The world’s oceans could rise catastrophically as soon as 50 years from now, according to a new paper published this morning in Atmospheric Chemistry and Physics.
The researchers behind the paper—Dr. James Hansen and 18 coauthors—looked back to 120,000 years ago, the last time the Earth warmed by the about the same amount it has today. (Global temperatures are now 1˚ C, or 1.8˚ F, above preindustrial levels.) Back then, natural warming unleashed nearly all of the water locked in polar ice sheets, sending sea levels surging 20-30 feet higher.
Today, over 630 million people worldwide live at or below 30 feet above sea level.
If the polar ice caps began to melt as they did 120,000 years ago, the researchers determined that much of the resulting fresh water would linger around the poles. The additional layer of water could slow or even halt major ocean currents that have been helping to redistribute and partially cool the seawater’s heat, similar to how stirring a steaming cup of coffee helps it cool off faster.
If the ocean currents shut down, then heat could build below the surface, the researchers think, causing even faster melting of the remaining ice that sits below the water level.
Climate scientists agree that we’re on the path to dangerous levels of warming and that the only way to slow that warming is if we curtail our greenhouse gas emissions. Still, not all climate scientists agree with this paper’s findings. Here’s Justin Gillis, reporting for the New York Times:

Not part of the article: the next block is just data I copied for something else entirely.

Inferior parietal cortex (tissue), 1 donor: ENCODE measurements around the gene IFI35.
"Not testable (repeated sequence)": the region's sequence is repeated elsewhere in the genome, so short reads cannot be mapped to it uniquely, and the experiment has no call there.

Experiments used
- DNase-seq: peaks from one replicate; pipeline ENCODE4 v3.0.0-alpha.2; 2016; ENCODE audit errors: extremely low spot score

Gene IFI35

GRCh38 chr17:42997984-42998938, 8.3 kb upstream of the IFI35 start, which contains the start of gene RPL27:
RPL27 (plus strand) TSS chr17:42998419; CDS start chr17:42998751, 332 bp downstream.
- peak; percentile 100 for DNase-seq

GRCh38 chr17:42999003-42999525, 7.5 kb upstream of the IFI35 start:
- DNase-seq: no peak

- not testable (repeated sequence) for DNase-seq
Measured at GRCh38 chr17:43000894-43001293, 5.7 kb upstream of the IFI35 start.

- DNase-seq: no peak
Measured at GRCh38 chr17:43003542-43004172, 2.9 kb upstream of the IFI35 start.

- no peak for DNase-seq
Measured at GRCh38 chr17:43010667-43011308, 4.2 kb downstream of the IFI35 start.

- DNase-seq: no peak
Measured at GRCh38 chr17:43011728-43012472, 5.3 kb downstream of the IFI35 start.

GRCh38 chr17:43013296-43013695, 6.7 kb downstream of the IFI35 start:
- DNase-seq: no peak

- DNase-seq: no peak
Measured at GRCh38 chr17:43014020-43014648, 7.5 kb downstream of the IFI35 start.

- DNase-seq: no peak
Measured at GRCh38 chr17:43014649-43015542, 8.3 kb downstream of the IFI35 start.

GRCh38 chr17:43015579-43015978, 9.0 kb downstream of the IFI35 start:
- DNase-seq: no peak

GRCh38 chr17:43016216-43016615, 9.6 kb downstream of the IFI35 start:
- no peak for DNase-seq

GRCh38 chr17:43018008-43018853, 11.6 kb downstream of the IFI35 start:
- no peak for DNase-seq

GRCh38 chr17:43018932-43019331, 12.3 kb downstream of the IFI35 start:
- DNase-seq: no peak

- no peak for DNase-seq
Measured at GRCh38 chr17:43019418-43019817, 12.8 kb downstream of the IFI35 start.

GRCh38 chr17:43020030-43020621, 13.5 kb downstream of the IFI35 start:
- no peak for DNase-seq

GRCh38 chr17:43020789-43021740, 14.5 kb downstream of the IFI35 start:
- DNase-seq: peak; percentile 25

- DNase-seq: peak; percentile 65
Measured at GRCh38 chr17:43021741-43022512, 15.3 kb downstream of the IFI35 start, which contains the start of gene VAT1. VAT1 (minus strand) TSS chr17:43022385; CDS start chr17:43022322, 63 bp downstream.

“Some of the claims in this paper are indeed extraordinary,” said Michael E. Mann, a climate scientist at Pennsylvania State University. “They conflict with the mainstream understanding of climate change to the point where the standard of proof is quite high.”
Among Dr. Hansen’s colleagues, some of the discomfiture about the new paper stems from his dual roles as a publishing climate scientist and, in recent years, as a political activist. He has been arrested at rallies, and he has joined with a group of young people who sued the federal government over what they said was its failure to limit global warming.
Despite these reservations, the idea of so-called tipping points suddenly altering the climate isn’t a new one. Fast melting ice sheets are a potential tipping point, for example. Another is a drying Amazon, where droughts could kill off around 80% of the rainforest, which is a significant absorber of carbon dioxide.
The new paper will likely force scientists to reconsider the what might happen if the poles suddenly and rapidly melt. If the paper is accurate, then even the target of 3.6˚ F, or 2˚ C, set by the Paris climate accord might not be enough to forestall the dangerous consequences of warming.
Sea levels will rise by the same amount all over the world, right? Wrong. Here’s why: